Sunday, February 01, 2009
One of the assignments I give my students is to interview a person and write the story. I encourage the students to interview someone over 50 who is not their parent. Frequently students will call up a grandparent or family friend and begin to go through a list of questions. I have had several students sheepishly admit that they got to question #2 during the two-hour interview. Most people are anxious to talk about experiences that have been changed their lives. My father had experiences that he was silent about.
For one of Dad’s birthday-father’s-day-something-day presents I gave him a blank book. It was a very nice blank book with a leather cover and a poem on the front sheet. There were faint guidelines on the pages and a discrete ribbon to mark the writer’s place.
“What is this for?” he asked me with the same tone he had for the boxer shorts that were printed with boxer dogs on a previous gift day. For that gift explained that boxers were now all the rage; they were novelties, more than just underwear. He put it down as one more crazy not-a tie gift that I had come up with. The blank book, however, was different.
“I thought you could write stories or thoughts,” I said.
My explanation fell flat. I got a gracious smile and hug, but the puzzled look on Dad’s face and the many times I saw the blank book in the corner where he had placed it made me realize that he would not write any narrative in it. On one visit, I actually peaked in the book and my suspicions were confirmed – it was still blank.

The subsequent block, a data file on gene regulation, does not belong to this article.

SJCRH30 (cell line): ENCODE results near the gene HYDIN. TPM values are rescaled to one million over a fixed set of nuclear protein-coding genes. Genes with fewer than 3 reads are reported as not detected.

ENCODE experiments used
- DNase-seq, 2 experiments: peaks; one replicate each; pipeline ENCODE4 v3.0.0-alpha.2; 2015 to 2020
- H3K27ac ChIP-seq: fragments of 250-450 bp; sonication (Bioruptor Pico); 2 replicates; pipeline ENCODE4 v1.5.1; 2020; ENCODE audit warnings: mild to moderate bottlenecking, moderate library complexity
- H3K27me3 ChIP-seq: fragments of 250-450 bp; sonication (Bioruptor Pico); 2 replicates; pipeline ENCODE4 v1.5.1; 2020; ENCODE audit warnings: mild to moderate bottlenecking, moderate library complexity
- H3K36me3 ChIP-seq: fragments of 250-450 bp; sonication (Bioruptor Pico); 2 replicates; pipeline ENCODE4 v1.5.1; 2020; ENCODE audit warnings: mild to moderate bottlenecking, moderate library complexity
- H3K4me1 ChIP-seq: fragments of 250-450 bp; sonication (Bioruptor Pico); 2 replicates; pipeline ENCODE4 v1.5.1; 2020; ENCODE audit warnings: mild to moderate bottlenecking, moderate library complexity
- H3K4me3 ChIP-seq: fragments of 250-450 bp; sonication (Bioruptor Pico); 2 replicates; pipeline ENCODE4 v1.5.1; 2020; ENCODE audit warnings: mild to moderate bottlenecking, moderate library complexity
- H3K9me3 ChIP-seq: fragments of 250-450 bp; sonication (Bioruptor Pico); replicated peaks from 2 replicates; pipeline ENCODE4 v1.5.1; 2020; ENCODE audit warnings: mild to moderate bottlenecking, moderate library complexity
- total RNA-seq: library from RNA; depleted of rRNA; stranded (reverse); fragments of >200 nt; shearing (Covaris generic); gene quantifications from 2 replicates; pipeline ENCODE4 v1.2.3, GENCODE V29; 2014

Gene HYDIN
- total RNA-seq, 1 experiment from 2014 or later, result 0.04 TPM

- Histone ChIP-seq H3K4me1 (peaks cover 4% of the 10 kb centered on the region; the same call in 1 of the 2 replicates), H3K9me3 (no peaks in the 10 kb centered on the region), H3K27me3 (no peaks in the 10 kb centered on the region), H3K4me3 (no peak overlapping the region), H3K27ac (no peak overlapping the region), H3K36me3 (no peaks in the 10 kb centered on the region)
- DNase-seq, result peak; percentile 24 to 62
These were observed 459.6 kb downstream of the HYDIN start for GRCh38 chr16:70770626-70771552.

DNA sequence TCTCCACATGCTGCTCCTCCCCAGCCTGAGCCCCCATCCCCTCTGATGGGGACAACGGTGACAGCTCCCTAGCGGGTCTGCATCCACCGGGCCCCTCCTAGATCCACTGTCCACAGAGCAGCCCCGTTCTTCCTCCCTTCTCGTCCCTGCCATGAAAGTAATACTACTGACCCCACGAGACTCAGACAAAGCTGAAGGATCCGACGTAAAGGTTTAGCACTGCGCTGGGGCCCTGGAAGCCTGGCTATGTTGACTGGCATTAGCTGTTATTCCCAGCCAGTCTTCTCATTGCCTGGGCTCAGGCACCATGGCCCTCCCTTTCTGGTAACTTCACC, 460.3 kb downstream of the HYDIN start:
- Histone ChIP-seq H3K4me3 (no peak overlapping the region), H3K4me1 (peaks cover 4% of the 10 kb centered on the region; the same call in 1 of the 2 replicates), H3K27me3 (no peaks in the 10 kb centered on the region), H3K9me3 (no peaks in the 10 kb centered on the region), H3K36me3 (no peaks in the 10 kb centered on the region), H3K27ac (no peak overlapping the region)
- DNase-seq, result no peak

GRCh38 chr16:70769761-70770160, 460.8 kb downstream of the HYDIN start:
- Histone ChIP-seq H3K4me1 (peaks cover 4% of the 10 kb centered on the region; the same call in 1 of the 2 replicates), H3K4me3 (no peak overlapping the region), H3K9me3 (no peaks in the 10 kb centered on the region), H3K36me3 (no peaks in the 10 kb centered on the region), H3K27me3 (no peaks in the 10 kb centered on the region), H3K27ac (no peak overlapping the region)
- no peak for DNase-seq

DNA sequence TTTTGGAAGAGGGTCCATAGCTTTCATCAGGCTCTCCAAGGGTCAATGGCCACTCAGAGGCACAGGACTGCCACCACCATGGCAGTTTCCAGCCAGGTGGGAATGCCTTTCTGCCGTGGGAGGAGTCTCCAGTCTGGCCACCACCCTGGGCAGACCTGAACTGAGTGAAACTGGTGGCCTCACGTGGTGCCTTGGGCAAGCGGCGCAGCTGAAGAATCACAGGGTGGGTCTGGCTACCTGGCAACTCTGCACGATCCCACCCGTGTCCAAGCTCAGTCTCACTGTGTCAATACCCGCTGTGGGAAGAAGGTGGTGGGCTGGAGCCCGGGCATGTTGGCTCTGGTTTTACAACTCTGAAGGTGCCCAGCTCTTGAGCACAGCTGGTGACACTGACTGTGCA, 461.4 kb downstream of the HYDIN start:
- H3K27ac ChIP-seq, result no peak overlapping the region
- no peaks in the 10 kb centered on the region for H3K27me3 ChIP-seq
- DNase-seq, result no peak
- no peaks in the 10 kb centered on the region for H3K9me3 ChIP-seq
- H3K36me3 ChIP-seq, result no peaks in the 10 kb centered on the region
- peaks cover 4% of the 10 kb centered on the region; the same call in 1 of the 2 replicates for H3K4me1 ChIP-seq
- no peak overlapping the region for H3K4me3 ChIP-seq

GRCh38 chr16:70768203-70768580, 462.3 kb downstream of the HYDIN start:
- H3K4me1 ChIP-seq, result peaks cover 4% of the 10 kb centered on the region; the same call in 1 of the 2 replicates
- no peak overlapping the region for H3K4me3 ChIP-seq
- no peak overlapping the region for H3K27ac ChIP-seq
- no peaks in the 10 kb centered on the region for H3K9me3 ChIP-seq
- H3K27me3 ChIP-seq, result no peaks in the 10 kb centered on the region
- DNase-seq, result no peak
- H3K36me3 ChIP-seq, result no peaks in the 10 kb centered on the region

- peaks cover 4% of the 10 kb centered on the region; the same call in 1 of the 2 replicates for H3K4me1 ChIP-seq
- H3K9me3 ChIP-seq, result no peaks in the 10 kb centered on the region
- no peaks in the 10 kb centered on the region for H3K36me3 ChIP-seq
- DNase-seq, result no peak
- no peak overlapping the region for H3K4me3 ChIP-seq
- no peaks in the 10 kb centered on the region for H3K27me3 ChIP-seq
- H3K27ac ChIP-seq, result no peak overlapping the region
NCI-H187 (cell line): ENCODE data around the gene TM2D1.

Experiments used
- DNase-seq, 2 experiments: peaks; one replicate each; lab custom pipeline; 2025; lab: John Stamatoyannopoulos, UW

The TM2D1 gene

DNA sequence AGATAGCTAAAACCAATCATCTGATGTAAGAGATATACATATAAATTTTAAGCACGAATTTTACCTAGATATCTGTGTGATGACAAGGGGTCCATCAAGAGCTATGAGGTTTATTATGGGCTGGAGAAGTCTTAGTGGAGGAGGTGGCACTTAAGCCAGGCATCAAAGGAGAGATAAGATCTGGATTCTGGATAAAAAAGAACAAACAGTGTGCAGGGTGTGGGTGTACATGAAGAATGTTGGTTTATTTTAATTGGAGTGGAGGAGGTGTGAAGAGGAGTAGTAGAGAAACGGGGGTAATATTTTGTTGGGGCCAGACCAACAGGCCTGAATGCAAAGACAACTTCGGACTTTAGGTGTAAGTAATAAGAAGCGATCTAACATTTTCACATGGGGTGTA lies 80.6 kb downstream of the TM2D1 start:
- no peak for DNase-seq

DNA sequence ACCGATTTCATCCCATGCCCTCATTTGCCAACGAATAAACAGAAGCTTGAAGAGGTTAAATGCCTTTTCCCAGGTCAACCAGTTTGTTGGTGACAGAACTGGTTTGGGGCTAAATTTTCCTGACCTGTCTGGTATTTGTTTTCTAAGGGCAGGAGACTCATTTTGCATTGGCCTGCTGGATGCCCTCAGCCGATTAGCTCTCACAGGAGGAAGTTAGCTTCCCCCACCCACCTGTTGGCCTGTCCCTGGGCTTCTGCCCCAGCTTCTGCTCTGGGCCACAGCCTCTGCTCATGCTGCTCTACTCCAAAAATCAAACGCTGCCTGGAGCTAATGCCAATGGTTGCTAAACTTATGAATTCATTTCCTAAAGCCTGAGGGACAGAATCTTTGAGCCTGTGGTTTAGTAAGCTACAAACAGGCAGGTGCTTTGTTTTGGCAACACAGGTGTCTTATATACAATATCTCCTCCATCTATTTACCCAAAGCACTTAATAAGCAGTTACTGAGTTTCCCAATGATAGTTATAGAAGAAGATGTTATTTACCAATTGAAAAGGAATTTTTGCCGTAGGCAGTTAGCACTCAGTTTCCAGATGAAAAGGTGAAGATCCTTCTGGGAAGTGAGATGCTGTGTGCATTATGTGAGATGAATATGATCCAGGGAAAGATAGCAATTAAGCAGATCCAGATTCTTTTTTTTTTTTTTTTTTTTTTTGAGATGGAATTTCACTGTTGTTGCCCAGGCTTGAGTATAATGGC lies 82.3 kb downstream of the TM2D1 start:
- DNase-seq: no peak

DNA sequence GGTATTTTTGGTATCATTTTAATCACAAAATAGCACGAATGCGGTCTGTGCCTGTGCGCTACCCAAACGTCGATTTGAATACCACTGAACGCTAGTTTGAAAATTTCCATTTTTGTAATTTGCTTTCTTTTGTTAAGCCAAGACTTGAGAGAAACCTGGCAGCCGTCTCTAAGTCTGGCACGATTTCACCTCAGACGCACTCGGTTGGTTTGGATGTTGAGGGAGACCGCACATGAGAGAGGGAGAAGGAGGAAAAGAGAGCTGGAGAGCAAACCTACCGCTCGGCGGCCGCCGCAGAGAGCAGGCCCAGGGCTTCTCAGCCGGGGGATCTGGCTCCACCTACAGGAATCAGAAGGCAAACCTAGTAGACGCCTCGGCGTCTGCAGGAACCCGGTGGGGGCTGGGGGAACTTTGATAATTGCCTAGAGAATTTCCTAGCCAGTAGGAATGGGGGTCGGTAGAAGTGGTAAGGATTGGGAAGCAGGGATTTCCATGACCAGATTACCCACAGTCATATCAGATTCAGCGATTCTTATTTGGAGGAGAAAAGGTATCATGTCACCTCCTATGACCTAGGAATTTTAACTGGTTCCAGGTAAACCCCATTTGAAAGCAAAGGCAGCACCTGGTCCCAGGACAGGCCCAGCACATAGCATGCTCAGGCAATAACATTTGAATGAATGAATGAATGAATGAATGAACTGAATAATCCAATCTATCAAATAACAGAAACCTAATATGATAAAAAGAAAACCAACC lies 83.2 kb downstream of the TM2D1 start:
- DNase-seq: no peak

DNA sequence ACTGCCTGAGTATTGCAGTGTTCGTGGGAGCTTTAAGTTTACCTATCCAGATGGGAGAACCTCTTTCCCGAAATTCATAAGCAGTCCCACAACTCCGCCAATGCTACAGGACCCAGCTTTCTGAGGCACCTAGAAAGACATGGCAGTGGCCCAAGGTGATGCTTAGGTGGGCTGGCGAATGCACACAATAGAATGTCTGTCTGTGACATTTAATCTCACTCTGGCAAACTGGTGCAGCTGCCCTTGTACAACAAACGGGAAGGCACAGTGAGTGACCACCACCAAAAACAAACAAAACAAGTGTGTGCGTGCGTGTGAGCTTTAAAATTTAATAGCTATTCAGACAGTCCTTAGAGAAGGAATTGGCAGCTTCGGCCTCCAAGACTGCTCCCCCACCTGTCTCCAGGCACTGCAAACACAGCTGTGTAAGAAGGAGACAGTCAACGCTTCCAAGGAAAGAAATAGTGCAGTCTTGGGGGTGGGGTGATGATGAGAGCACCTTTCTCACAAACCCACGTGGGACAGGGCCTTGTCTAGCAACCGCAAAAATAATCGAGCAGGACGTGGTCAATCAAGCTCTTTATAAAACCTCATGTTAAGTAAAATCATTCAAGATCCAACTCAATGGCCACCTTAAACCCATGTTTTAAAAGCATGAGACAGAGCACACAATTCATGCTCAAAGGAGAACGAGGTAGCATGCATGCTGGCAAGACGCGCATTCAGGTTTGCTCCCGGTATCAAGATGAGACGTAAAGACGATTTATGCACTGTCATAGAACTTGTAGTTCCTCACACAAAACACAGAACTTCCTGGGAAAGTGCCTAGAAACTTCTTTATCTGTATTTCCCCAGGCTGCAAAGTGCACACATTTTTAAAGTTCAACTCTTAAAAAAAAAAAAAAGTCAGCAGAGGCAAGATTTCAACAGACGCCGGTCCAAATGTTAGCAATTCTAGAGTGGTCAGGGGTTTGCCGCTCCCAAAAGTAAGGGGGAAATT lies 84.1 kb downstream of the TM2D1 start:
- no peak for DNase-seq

What was I expecting from Mister Silent, from Mister Hold-it-in, from Mister Keep-it close-to-the-chest? Why would I think, after his years of keeping his stories for only select ears, that he would write them for me.
Dad had opened up to my son when Jon was doing a report on WWII. He told Jon more than I had ever heard. Dad also told my brother-in-law stories when they were cleaning out the garage one year and Dad opened a box of memorabilia. I heard of the afternoon third-hand through my sister. My sister, too, had been surprised. There was so much that we didn’t know. The stories Dad told Jon and Ed referred to horrors and hardships he never wanted to share with my sisters or me. Daughters, in Dad’s world, needed to be protected from such reality.
Because Dad’s death was sudden, all of his notes and calendars were placed where he had been using them on the day he died. There was a pink blank book that Mom had used for notes, Dad had continued to use for lists and notes regarding handymen and people to call. The pink book was on the counter next to the leather covered blank book that I had given him so many years ago. The first page was still blank, but the next two pages opened facing each other with lists and figures in columns that Dad had measured out. I laughed.
All through out the house there were lists. Most of the lists related to measurements some budget notes. Some were so cryptic I was not certain what their purpose was.
This was the story I received from my father: he was a man who conversed more easily in numbers than in words, he showed his love through action, and he did use the gift I gave him.